Figure 4. Solution structure of PerR.

(A) Experimental scattering profile of GAS PerR was merged from scattering curves of indicated protein concentrations. The Rg is derived from linear region of Guinier plot (left panel). Pair-distance distribution function P(r) was computed from program GNOM. The maximal dimension estimated from P(r) is ∼77 Å (right panel). (B) Comparison of experimental scattering curve (black) with theoretical curves calculated from full-atomic models derived from crystal structure of, S. pyogenes PerR-Zn-Zn (purple) and, B. subtilis PerR-Zn-Mn (green). Residual calculated as I(q)experimental/I(q)model is shown below the scattering curves. (C) Low-resolution SAXS envelope of PerR and the crystallographic PerR structure was fitted into the envelope by the program Chimera [33].

The degree of agreement between crystal structure and solution conformation can be assessed by the χ-value, which measures the goodness-of-fit between the experimental scattering curve and the theoretical scattering profile calculated from structure model by FoXS [29], [30]. Full-atomic modeling is essential for accurate fitting of the experimental data [31], [32], so the missing residues in our PerR structural model were built with the program MODELLER [33]. The theoretically calculated SAXS profile from GAS PerR-Zn-Zn atomistic model fits well with experimental data, with χ = 1.27 (Figure 4B). The B. subtilis PerR-Zn-Mn atomistic model showed less well fit to GAS PerR experimental data at scattering angle q ranged from 0.2 to 0.3 Å−1 (corresponding to ∼30–20 Å resolution), consistent with the conformational disparity between two crystal structures at N-terminus (Figure S3). To model the low-resolution solution structure, molecular shapes were computed and averaged with the program DAMMIN [34] and DAMAVER [35]. The PerR crystal structure was superimposed onto the molecular SAXS envelope by program SUPCOMB [36] (Figure 4C). SAXS studies show that the crystallographic structure of GAS PerR is indeed consistent with its solution formation. All experimental parameters from SAXS data are presented in Table 2 according to the publication guideline of small-angle scattering data [37].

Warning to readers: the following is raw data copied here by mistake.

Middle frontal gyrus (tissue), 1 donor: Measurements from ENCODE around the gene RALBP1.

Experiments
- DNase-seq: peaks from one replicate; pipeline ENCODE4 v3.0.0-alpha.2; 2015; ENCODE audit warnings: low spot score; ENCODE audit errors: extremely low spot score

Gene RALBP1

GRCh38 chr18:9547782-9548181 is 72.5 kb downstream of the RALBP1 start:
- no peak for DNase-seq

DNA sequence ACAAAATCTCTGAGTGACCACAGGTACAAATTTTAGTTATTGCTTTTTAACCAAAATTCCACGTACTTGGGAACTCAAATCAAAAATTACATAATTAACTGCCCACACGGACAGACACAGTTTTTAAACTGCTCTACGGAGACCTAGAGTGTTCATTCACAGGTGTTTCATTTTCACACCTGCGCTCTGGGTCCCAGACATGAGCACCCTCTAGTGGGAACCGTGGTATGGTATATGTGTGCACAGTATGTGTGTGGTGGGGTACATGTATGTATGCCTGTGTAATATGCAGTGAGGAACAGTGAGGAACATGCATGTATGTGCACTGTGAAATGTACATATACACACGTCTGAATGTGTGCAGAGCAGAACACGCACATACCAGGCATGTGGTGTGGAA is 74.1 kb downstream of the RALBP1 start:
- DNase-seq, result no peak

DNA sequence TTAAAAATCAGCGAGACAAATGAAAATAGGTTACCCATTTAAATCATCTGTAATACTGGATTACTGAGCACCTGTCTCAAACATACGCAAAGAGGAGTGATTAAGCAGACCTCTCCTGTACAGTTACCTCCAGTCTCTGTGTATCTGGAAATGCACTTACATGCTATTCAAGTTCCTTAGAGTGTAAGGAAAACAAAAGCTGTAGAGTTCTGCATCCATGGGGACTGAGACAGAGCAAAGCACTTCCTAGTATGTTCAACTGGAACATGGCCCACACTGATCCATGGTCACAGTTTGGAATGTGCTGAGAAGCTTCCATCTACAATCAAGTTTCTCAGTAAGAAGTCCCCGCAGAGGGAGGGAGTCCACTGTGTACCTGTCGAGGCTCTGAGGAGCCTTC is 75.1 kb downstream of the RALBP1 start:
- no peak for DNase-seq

DNA-binding Residues of PerR

Our PerR structure contains an N-terminal winged-helix motif consisting of α2-α4 and β1-β2. To identify the potential residues involved in the contact interface between PerR and dpr promoter, we superimposed the winged-helix motif of PerR with that of the Staphylococcus aureus BlaI-DNA complex structure (PDB code 1XSD) [38]. This study suggests that four residues in PerR Tyr67, Asn68, Lys71 and Lys83 might be involved in the interaction with DNA (Figure 5A). The surface electrostatic potential of PerR contains a strong positively-charged patch including residues Arg21, Arg26, Arg31 and Asn69 (Figure 5B). To determine whether these residues were involved in DNA interaction, each residue was substituted with an alanine. Mutants were constructed and purified up to 95% purity. All the gel-filtration profiles were consistent with wild-type PerR, suggesting that no mutation affected the protein dimerization (Figure 5C). The mobility shift assay showed that alanine substitution of any of R21A, R26A, R31A, N68A or K71A abolished DNA-binding by PerR. Alanine substitution of any of Y67A, N69A and K83A also reduced but did not completely eliminate DNA binding (Figure 5D). This study strongly suggests that residues Arg21, Arg26, Arg31, Asn69, Tyr67, Asn68, Lys71 and Lys83, located on the positively charged patch, are involved in PerR interaction with DNA.